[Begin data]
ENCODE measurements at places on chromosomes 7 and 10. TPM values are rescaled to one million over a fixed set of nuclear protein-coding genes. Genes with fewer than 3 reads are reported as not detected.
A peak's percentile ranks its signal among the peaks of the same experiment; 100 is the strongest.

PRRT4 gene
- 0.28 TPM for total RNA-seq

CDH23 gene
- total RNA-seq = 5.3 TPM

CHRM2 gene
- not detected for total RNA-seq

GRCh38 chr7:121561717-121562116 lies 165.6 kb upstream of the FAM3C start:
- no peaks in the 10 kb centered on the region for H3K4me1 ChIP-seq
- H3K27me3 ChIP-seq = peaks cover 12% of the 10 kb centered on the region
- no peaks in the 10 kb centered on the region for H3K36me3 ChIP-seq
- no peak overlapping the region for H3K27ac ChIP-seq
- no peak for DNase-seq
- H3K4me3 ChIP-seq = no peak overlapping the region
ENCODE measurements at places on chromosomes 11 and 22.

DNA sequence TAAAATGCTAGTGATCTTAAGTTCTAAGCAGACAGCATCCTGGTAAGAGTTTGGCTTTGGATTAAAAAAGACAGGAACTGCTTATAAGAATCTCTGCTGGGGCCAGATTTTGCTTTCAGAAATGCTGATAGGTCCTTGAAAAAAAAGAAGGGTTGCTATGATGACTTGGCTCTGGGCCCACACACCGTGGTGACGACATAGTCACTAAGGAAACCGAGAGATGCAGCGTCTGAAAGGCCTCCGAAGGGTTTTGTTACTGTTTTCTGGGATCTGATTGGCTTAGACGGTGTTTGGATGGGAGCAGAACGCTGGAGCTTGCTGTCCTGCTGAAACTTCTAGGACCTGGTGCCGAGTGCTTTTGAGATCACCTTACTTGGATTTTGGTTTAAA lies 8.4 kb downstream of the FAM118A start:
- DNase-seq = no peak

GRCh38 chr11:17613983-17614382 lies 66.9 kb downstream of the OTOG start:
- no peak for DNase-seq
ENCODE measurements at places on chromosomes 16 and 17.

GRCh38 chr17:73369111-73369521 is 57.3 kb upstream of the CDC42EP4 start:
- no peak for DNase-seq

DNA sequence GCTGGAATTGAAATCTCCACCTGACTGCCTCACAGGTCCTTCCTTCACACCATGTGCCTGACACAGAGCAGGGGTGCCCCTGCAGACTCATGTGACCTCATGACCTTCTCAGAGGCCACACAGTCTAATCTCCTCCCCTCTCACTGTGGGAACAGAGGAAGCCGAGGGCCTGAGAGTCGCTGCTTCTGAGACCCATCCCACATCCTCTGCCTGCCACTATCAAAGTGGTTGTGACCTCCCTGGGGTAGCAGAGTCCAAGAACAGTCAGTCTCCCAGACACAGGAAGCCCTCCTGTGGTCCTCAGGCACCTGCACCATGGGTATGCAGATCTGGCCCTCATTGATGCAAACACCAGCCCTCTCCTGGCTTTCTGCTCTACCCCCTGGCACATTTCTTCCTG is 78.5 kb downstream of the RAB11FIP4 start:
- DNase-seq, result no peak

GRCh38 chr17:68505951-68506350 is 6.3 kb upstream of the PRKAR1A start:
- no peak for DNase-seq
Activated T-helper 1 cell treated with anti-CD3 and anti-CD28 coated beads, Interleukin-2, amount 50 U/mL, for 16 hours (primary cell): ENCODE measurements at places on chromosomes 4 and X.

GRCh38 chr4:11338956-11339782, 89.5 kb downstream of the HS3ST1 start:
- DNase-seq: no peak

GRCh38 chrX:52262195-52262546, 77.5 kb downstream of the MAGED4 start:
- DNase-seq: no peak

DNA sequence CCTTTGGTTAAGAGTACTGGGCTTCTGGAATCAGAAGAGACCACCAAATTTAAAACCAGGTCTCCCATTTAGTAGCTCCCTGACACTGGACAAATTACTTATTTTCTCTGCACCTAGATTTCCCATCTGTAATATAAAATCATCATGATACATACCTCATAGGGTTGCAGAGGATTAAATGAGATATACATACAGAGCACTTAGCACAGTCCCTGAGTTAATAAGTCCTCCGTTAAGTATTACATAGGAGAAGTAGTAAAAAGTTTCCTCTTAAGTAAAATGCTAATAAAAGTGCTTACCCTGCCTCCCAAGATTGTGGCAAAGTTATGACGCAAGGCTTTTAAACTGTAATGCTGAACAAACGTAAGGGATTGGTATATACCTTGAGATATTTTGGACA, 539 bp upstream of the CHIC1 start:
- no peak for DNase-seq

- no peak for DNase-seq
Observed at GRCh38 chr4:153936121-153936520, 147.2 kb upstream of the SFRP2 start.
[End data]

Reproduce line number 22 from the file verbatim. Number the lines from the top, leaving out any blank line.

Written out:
GRCh38 chr17:73369111-73369521 is 57.3 kb upstream of the CDC42EP4 start: